The major ophthalmic diseases of public health concern in the UK are cataract, glaucoma, diabetic retinopathy (DR) and age-related macular degeneration (AMD) .
Older age is a major risk factor for each of these conditions, and expansion of treatment options has increased the resource allocation necessary per case. Hence with the number of UK residents aged over 75 set to rise from 4.9 million (2010) to 8.9 million (2035), whilst the ratio of working-age to retirement-age populations drops from 3.16 (2010) to 2.87 (2035) , there is a pressing national need for proactive service provision planning to avoid a serious and progressive under-provision which cannot be ethically dealt with by continued recruitment of medical staff from nations with greater human resource problems than the UK [3, 4].
Planning expansion of services cannot occur without estimation of future demands. We attempted epidemiological modelling, therefore, to quantify the proportional disease burden growth between 2015 and 2035 in so far as that growth is driven by prevalence. In doing so, however, the constraints were as apparent as the possibilities.
Epidemiological modelling—more caveat than confidence?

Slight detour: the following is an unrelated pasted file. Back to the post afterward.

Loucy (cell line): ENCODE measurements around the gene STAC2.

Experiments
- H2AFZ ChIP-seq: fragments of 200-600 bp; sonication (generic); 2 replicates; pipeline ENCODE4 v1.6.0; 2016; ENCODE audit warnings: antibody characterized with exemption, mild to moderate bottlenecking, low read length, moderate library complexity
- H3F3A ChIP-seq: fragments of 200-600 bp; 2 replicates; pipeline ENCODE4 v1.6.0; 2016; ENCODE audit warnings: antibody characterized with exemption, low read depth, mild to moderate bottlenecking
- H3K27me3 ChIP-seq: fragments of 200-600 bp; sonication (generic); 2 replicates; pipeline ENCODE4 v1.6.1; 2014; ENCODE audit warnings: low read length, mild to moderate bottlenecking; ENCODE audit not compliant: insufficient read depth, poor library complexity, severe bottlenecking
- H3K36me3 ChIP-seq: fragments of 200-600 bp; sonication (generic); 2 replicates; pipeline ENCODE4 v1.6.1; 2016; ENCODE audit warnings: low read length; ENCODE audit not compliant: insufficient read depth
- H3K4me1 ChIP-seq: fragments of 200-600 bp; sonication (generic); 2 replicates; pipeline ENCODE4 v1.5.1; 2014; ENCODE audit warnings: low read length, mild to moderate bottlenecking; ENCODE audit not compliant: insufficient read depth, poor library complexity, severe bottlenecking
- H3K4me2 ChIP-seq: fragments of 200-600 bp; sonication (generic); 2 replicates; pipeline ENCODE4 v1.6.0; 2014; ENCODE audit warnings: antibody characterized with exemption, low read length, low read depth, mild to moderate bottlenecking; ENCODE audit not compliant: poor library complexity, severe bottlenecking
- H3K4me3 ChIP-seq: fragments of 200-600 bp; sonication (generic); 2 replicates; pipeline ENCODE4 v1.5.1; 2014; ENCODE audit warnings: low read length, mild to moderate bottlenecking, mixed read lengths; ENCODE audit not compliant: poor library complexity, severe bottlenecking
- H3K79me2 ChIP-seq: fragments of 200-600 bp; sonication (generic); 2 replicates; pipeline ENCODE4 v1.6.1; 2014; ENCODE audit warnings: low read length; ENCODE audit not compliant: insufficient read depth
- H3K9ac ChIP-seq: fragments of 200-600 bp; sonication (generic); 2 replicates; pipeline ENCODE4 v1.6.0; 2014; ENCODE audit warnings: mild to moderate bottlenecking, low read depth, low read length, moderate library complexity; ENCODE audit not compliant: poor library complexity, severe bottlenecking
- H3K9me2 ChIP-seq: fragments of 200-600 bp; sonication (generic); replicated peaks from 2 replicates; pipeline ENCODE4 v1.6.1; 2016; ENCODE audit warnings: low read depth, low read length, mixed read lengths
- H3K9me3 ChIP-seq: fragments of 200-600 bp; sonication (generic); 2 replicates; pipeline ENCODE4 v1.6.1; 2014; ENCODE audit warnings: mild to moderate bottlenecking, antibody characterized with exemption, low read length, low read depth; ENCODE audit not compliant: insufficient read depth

Projections of the UK population growth by Office for National Statistics (ONS) are stratified by age and gender. However, with significant variation in disease prevalence between different ethnicities [5, 6] and major UK ethnographic changes expected , modelling must incorporate ethnicity. ‘ETHPOP’ population projections for 12 ethnic groups by age and gender, constrained to ONS projections to 2051, have been produced using a cohort-component model [8, 9]. For example, ETHPOP predicts Asian/British Asian population aged > 80 to quadruple from ~60,000 in 2015 to 231,000 in 2035.
Difficulties then arise, starting with the absence of contemporary UK population-based survey data to provide prevalence estimates. Increasingly historic survey data from geographically and genetically disparate contexts were, of necessity, therefore utilised. Furthermore, modelling should take into account age-specific incidence and the effects of becoming a ‘case’ on life expectancy. Lack of data to permit quantification of the current impact of diagnosis on life expectancy prevents serious consideration of such an approach.
Other known risk factors such as smoking, hypertension, socio-economic status and obesity are not static within the UK population—but modelling to include the expected changes in these factors and their interactions with disease burden is fraught with difficulties; changes in efficacy of treatment modalities for diseases or their risk factors is impossible to predict.